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Let's take a moment just to understand the basic concepts of Maya's Rigid Body Simulation System. It's a physics-based simulation that's designed to animate objects that are near the scale of the human body. It wouldn't work well for things that are the size of an atom or the size of a planet. It's very useful for calculating collisions and other physics-based simulations that would be too difficult to animate by hand. And when they say, "rigid body," they mean that quite literally. This type of simulation only works with objects that don't change shape over the course of the animation.
So in other words, no deforming surfaces are allowed: only objects that don't change shape. You can use polygons or NURBS to build your R0igid Body Objects, but you will need to keep the level of detail down very low-- in fact, much lower than you're used to. Because in fact this Rigid Body Simulation System within Maya dates back actually to the very earliest days of Maya, and because of that, it has some limitations. We will have to work around those limitations as we go forward, and to actually build and construct our scenes so that we don't overload our system and that we'll actually be able to see a dynamic playback in our viewports in real time.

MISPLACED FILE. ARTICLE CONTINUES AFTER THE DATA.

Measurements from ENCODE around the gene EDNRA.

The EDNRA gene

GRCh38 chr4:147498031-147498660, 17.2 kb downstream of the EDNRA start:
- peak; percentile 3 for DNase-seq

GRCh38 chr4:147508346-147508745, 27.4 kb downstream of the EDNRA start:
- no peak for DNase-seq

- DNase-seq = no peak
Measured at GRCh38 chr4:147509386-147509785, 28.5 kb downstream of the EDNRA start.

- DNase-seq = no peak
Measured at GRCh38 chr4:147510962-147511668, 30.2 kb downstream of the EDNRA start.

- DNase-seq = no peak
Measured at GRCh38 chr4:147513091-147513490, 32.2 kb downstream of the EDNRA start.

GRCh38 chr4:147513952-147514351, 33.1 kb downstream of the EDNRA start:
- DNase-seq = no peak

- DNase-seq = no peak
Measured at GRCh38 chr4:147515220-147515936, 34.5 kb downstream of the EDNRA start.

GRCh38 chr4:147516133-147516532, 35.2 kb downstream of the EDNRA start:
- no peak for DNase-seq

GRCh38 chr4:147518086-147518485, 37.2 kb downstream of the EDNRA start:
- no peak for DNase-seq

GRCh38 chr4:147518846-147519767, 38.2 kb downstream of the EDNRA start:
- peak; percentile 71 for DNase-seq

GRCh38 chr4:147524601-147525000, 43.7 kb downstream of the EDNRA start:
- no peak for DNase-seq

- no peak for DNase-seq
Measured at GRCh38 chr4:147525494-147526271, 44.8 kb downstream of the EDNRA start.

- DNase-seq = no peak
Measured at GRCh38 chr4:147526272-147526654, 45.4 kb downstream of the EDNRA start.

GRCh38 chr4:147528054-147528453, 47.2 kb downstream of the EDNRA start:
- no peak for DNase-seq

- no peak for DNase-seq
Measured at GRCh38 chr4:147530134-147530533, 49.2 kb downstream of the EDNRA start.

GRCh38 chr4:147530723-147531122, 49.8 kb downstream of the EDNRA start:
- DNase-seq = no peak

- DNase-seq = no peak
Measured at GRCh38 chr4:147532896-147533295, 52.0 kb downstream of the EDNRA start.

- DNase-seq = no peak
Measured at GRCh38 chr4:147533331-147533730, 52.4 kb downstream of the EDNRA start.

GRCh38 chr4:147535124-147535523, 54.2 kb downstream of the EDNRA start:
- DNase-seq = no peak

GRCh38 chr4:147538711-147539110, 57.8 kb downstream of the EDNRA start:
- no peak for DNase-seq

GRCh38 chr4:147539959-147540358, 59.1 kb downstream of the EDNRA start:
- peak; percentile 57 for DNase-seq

Again, the polygon count or vertex count in the case of NURBS will need to be kept very, very low. As always your mileage may vary. Attribute values may be different. In other words, I may put in the value of 100 but on your system with your version of Maya and your scene-- even if it's the same scene-- you may actually have to use different attribute values to get a similar result. But I'm here to show you the ropes to lead you through all those difficulties so that hopefully you will have some good results with your dynamic simulations using the Maya Rigid Body Solver.
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